10.1 2005 Stock Purchase Plan of Acxiom Corporation (previously filed as Appendix B to Acxiom Corporation's Proxy Statement dated June 24, 2005, Commission File No. 0-13163, and incorporated herein by reference)

10.2 First Amendment to the 2005 Stock Purchase Plan of Acxiom Corporation

10.3 Amended and Restated Key Associate Stock Option Plan of Acxiom Corporation (previously filed on August 18, 2015 as Exhibit 10.1 to Acxiom Corporation's Current Report on Form 8-K, and incorporated herein by reference)

10.4 Amended and Restated 2005 Equity Compensation Plan of Acxiom Corporation (previously filed as Exhibit 10.1 to Acxiom Corporation's Quarterly Report on Form 10-Q for the quarter ended June 30, 2013, and incorporated herein by reference)

10.5 Acxiom Corporation U.K. Share Option Scheme (previously filed as Exhibit 10(f) to Acxiom Corporation's Annual Report on Form 10‑K for the fiscal year ended March 31, 1997, Commission File No. 0‑13163, and incorporated herein by reference)

10.6 Amended and Restated 2010 Executive Cash Incentive Plan of Acxiom Corporation

10.7 Amended and Restated 2010 Executive Officer Severance Policy

10.8 Form of Performance Unit Award Agreement under the Amended and Restated 2005 Equity Compensation Plan of Acxiom Corporation
10.9 Form of Stock Option Grant Agreement under the Amended and Restated 2005 Equity Compensation Plan of Acxiom Corporation

10.10 Form of Restricted Stock Unit Award Agreement under the Amended and Restated 2005 Equity Compensation Plan of Acxiom Corporation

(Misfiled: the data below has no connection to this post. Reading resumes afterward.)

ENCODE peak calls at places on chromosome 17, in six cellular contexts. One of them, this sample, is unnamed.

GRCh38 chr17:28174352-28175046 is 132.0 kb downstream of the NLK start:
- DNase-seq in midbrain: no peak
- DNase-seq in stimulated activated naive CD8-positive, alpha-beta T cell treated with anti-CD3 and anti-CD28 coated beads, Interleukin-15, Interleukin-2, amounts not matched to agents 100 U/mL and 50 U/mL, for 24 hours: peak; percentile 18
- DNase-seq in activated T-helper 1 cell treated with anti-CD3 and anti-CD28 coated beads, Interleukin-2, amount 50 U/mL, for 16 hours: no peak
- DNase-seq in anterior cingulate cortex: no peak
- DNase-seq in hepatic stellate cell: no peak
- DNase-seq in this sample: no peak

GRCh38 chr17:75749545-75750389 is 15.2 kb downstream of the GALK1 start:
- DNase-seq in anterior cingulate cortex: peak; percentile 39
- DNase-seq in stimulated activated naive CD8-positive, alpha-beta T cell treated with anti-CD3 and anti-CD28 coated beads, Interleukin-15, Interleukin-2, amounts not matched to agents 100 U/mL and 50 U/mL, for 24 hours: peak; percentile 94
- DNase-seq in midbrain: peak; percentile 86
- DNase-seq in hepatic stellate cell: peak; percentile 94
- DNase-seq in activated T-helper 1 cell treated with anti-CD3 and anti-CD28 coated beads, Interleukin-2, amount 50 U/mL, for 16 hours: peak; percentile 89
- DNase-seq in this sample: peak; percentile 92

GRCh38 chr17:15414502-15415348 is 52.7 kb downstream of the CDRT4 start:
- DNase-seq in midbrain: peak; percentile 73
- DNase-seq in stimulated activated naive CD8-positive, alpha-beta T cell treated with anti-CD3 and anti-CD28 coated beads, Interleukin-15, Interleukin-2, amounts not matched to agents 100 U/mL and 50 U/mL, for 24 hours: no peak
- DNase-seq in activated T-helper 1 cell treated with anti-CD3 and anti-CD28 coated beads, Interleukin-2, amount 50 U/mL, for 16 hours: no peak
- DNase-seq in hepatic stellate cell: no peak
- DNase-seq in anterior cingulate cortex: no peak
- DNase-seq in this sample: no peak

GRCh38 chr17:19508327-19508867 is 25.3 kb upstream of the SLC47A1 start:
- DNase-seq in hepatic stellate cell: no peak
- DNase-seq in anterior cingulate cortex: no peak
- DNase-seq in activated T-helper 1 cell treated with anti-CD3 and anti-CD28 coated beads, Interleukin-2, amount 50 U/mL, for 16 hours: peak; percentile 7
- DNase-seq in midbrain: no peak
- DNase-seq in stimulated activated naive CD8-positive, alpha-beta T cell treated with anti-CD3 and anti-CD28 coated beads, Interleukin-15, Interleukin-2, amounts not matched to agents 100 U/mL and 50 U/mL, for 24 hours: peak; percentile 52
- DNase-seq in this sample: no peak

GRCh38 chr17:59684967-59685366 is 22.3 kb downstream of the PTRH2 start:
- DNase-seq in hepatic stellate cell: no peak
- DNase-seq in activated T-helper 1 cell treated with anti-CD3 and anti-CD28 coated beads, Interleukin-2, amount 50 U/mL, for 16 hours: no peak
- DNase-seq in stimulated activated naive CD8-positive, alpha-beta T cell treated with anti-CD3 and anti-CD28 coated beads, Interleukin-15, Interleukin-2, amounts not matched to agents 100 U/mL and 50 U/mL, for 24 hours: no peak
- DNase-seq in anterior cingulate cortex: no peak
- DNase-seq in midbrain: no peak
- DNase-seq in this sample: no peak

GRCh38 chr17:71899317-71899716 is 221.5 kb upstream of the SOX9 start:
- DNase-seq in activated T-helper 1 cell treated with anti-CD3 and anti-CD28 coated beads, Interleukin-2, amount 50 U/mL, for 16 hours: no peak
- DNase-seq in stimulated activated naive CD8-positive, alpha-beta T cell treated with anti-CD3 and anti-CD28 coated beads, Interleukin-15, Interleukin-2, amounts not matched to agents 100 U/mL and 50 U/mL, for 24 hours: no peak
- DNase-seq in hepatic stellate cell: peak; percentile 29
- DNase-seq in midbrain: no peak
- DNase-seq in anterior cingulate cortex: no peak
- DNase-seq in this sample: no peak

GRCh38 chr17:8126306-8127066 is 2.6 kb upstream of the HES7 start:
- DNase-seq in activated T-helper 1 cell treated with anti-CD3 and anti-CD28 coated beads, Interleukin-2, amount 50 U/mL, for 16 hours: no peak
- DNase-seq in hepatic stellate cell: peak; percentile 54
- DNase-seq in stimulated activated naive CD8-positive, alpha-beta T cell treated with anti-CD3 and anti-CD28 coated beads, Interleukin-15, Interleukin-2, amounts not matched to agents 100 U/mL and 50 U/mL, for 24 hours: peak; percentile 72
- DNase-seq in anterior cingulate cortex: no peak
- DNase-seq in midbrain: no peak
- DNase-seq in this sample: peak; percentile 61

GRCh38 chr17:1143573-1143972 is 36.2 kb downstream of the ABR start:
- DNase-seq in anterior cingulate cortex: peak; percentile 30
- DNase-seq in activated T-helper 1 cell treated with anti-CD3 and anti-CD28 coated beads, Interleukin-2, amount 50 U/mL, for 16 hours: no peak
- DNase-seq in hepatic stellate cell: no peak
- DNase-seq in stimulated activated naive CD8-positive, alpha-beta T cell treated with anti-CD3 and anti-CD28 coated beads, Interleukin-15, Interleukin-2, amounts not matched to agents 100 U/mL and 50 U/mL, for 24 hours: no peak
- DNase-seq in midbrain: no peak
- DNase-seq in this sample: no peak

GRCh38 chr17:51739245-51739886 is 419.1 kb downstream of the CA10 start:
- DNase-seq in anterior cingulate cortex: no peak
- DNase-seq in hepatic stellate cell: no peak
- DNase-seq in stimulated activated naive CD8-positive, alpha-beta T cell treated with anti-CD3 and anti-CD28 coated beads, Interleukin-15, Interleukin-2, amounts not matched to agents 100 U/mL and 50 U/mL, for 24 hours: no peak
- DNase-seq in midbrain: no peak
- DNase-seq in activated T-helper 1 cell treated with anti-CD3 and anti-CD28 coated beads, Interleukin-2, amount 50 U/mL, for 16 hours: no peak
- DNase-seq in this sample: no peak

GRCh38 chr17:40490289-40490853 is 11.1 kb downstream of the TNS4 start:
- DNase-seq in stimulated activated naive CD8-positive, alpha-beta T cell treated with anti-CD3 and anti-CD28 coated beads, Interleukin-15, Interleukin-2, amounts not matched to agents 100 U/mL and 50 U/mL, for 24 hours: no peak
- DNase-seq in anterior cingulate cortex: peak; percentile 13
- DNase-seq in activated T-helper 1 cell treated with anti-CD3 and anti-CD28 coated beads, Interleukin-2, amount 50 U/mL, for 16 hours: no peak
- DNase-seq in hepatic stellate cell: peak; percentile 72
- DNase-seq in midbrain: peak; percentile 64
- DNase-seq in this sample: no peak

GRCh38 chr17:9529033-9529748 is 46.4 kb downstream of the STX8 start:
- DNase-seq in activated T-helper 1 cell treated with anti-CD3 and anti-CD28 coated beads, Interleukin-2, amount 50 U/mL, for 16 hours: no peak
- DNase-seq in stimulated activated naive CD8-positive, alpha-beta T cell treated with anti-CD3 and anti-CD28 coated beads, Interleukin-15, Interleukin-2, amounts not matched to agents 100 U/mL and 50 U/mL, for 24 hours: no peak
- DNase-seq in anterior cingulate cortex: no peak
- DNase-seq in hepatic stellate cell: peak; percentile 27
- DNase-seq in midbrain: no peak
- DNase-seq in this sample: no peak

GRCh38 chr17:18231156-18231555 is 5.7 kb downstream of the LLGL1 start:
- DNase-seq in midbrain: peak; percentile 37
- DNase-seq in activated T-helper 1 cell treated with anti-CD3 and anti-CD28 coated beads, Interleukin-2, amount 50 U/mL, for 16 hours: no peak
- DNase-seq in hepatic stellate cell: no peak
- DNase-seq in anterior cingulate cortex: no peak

10.11 2011 Nonqualified Equity Compensation Plan of Acxiom Corporation (previously filed on July 27, 2011, as Exhibit 10.2 to Acxiom Corporation's Current Report on Form 8-K, and incorporated herein by reference)

10.12 Form of Performance Unit Award Agreement under the 2011 Nonqualified Equity Compensation Plan of Acxiom Corporation (previously filed on July 27, 2011, as Exhibit 10.3 to Acxiom Corporation's Current Report on Form 8-K, and incorporated herein by reference)
10.13 Form of Stock Option Grant Agreement under the 2011 Nonqualified Equity Compensation Plan of Acxiom Corporation (previously filed on July 27, 2011, as Exhibit 10.4 to Acxiom Corporation's Current Report on Form 8-K, and incorporated herein by reference)

39

10.14 Form of Restricted Stock Unit Award Agreement under the 2011 Nonqualified Equity Compensation Plan of Acxiom Corporation (previously filed on July 27, 2011, as Exhibit 10.5 to Acxiom Corporation's Current Report on Form 8-K, and incorporated herein by reference)

10.15 General Electric Capital Corporation Master Lease Agreement, dated as of September 30, 1999 (previously filed as Exhibit 10(m) to Acxiom Corporation's Annual Report on Form 10-K for the fiscal year ended March 31, 2001, Commission File No. 0-13163, and incorporated herein by reference)

10. 16 Amendment to General Electric Capital Corporation Master Lease Agreement dated as of December 6, 2002 (previously filed as Exhibit 10 (j) to Acxiom Corporation's Annual Report on Form 10-K for the fiscal year ended March 31, 2003, Commission File No. 0-13163, and incorporated herein by reference)
10.17 Fifth Amended and Restated Credit Agreement dated as of October 9, 2013, among Acxiom Corporation, a Delaware corporation, the lenders party thereto and JPMorgan Chase Bank, N.A. (previously filed on October 15, 2013, as Exhibit 10.1 to Acxiom Corporation's Current Report on Form 8-K, and incorporated herein by reference)

10.18   Amendment No. 1 to Fifth Amended and Restated Credit Agreement, effective as of May 19, 2015, by and among Acxiom Corporation, the Lenders party thereto and JPMorgan Chase Bank, N.A. (previously filed on May 21, 2015, as Exhibit 10.1 to Acxiom Corporation's Current Report on Form 8-K, and incorporated herein by reference)